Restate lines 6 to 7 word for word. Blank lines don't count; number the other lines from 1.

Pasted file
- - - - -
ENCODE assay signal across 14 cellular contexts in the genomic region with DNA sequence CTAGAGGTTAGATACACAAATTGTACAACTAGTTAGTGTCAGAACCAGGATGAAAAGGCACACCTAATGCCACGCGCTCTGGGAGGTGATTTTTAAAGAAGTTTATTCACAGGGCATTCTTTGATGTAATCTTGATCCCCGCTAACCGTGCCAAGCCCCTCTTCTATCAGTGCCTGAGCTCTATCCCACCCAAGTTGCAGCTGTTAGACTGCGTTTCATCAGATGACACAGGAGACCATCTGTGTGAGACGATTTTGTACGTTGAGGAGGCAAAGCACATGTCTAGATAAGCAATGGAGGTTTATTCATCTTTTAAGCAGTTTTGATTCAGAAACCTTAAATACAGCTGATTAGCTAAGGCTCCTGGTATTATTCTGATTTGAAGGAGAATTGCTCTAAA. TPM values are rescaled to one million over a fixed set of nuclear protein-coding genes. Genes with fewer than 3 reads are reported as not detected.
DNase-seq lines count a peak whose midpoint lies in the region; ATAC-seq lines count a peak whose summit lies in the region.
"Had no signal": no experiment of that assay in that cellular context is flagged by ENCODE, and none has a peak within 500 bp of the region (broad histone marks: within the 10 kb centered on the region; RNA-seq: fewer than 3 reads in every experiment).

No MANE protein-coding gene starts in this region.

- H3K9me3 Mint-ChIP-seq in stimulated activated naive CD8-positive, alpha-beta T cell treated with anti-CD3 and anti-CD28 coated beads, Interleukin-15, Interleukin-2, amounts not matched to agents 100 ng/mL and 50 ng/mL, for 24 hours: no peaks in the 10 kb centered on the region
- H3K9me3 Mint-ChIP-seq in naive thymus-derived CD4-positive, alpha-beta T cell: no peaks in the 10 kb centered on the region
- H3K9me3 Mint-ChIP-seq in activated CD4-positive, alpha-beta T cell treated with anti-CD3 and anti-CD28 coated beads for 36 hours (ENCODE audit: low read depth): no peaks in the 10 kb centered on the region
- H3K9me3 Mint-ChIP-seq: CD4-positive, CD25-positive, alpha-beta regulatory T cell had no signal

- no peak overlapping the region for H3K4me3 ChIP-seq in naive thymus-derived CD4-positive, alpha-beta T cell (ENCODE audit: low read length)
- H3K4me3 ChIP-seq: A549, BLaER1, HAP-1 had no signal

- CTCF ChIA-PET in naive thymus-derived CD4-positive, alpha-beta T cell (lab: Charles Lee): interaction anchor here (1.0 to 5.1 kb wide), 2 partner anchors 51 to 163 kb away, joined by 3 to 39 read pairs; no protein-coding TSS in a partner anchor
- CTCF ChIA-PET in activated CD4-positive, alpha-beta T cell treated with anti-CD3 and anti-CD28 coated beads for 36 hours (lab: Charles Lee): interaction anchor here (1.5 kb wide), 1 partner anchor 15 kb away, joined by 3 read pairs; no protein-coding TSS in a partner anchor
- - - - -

- H3K9me3 Mint-ChIP-seq in naive thymus-derived CD4-positive, alpha-beta T cell: no peaks in the 10 kb centered on the region
- H3K9me3 Mint-ChIP-seq in activated CD4-positive, alpha-beta T cell treated with anti-CD3 and anti-CD28 coated beads for 36 hours (ENCODE audit: low read depth): no peaks in the 10 kb centered on the region